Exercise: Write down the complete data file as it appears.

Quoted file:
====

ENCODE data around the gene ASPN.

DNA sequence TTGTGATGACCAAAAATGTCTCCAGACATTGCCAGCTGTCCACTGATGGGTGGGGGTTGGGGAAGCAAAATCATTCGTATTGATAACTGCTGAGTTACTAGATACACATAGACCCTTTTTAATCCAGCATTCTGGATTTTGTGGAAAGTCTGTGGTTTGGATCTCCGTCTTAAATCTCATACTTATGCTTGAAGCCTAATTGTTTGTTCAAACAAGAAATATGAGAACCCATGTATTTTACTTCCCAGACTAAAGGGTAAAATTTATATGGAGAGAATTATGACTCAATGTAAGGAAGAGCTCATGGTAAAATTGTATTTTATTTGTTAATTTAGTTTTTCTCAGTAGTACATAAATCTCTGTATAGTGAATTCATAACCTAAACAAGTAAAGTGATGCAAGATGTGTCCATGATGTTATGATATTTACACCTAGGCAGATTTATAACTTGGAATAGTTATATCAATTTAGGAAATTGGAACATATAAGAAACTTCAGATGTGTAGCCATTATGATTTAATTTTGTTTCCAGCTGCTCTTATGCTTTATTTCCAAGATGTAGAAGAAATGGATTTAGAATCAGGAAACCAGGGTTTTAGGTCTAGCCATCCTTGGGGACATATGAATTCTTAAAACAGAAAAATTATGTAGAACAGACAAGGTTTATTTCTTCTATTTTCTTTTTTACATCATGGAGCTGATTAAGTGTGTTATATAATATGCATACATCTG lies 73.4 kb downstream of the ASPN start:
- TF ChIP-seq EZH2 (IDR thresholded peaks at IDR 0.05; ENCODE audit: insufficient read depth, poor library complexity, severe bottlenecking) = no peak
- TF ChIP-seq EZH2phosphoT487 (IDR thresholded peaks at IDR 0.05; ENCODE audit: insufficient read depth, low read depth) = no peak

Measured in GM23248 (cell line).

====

ENCODE data around the gene ASPN.

DNA sequence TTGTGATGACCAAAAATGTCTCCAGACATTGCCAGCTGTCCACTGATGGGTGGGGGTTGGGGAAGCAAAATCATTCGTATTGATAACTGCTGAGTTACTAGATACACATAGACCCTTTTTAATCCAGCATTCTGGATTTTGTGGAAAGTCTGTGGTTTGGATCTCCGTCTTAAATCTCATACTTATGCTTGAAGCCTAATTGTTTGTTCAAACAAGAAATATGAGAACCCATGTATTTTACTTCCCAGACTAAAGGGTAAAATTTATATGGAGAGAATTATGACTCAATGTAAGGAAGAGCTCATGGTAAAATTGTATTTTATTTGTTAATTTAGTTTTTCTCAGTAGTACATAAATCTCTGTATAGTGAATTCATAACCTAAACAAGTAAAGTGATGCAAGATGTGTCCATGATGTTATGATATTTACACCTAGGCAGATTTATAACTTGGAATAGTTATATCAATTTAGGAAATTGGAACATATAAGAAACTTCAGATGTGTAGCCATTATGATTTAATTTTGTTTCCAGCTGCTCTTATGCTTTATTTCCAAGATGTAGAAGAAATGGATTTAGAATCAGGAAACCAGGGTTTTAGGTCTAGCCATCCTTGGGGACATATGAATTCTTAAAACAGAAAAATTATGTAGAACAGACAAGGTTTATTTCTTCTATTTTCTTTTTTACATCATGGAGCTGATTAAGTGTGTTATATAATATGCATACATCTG lies 73.4 kb downstream of the ASPN start:
- TF ChIP-seq EZH2 (IDR thresholded peaks at IDR 0.05; ENCODE audit: insufficient read depth, poor library complexity, severe bottlenecking) = no peak
- TF ChIP-seq EZH2phosphoT487 (IDR thresholded peaks at IDR 0.05; ENCODE audit: insufficient read depth, low read depth) = no peak

Measured in GM23248 (cell line).